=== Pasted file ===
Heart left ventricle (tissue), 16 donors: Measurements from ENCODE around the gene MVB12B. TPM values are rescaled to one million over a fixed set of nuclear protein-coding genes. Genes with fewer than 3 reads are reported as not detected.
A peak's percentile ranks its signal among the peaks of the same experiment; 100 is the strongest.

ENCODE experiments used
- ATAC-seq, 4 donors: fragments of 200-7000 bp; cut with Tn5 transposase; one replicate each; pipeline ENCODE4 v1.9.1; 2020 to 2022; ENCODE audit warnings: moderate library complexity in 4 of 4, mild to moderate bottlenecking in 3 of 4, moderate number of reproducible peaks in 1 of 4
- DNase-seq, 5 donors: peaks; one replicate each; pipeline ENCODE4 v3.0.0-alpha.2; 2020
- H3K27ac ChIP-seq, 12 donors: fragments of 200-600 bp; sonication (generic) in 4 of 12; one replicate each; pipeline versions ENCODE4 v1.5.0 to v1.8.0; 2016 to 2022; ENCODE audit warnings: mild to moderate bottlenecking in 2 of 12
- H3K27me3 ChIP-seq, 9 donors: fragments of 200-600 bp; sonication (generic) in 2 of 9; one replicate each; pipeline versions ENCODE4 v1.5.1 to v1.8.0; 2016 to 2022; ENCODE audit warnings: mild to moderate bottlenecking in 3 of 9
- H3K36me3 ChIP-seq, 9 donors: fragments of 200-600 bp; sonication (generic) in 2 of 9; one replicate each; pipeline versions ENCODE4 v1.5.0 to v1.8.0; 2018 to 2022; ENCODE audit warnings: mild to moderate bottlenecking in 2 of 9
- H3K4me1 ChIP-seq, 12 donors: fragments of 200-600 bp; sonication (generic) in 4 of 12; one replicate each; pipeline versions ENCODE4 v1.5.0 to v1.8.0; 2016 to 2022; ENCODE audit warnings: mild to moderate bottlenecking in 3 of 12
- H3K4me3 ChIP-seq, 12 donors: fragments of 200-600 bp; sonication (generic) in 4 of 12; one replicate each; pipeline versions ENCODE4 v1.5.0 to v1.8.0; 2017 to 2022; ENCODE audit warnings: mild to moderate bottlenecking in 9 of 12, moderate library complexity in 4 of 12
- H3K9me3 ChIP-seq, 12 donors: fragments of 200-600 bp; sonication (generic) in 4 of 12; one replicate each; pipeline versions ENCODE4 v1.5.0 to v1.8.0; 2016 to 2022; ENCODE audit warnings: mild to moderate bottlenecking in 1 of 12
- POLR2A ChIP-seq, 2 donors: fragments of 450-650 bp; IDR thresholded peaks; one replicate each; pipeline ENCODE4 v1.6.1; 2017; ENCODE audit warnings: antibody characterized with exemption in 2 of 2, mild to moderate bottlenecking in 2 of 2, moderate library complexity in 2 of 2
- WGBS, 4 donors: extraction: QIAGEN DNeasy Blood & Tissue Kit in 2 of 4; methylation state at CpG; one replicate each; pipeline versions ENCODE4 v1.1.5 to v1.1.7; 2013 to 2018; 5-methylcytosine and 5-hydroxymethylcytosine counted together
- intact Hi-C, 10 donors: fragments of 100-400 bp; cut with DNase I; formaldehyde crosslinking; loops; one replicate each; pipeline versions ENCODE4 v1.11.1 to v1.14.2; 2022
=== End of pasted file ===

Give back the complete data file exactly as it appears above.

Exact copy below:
Heart left ventricle (tissue), 16 donors: Measurements from ENCODE around the gene MVB12B. TPM values are rescaled to one million over a fixed set of nuclear protein-coding genes. Genes with fewer than 3 reads are reported as not detected.
A peak's percentile ranks its signal among the peaks of the same experiment; 100 is the strongest.

ENCODE experiments used
- ATAC-seq, 4 donors: fragments of 200-7000 bp; cut with Tn5 transposase; one replicate each; pipeline ENCODE4 v1.9.1; 2020 to 2022; ENCODE audit warnings: moderate library complexity in 4 of 4, mild to moderate bottlenecking in 3 of 4, moderate number of reproducible peaks in 1 of 4
- DNase-seq, 5 donors: peaks; one replicate each; pipeline ENCODE4 v3.0.0-alpha.2; 2020
- H3K27ac ChIP-seq, 12 donors: fragments of 200-600 bp; sonication (generic) in 4 of 12; one replicate each; pipeline versions ENCODE4 v1.5.0 to v1.8.0; 2016 to 2022; ENCODE audit warnings: mild to moderate bottlenecking in 2 of 12
- H3K27me3 ChIP-seq, 9 donors: fragments of 200-600 bp; sonication (generic) in 2 of 9; one replicate each; pipeline versions ENCODE4 v1.5.1 to v1.8.0; 2016 to 2022; ENCODE audit warnings: mild to moderate bottlenecking in 3 of 9
- H3K36me3 ChIP-seq, 9 donors: fragments of 200-600 bp; sonication (generic) in 2 of 9; one replicate each; pipeline versions ENCODE4 v1.5.0 to v1.8.0; 2018 to 2022; ENCODE audit warnings: mild to moderate bottlenecking in 2 of 9
- H3K4me1 ChIP-seq, 12 donors: fragments of 200-600 bp; sonication (generic) in 4 of 12; one replicate each; pipeline versions ENCODE4 v1.5.0 to v1.8.0; 2016 to 2022; ENCODE audit warnings: mild to moderate bottlenecking in 3 of 12
- H3K4me3 ChIP-seq, 12 donors: fragments of 200-600 bp; sonication (generic) in 4 of 12; one replicate each; pipeline versions ENCODE4 v1.5.0 to v1.8.0; 2017 to 2022; ENCODE audit warnings: mild to moderate bottlenecking in 9 of 12, moderate library complexity in 4 of 12
- H3K9me3 ChIP-seq, 12 donors: fragments of 200-600 bp; sonication (generic) in 4 of 12; one replicate each; pipeline versions ENCODE4 v1.5.0 to v1.8.0; 2016 to 2022; ENCODE audit warnings: mild to moderate bottlenecking in 1 of 12
- POLR2A ChIP-seq, 2 donors: fragments of 450-650 bp; IDR thresholded peaks; one replicate each; pipeline ENCODE4 v1.6.1; 2017; ENCODE audit warnings: antibody characterized with exemption in 2 of 2, mild to moderate bottlenecking in 2 of 2, moderate library complexity in 2 of 2
- WGBS, 4 donors: extraction: QIAGEN DNeasy Blood & Tissue Kit in 2 of 4; methylation state at CpG; one replicate each; pipeline versions ENCODE4 v1.1.5 to v1.1.7; 2013 to 2018; 5-methylcytosine and 5-hydroxymethylcytosine counted together
- intact Hi-C, 10 donors: fragments of 100-400 bp; cut with DNase I; formaldehyde crosslinking; loops; one replicate each; pipeline versions ENCODE4 v1.11.1 to v1.14.2; 2022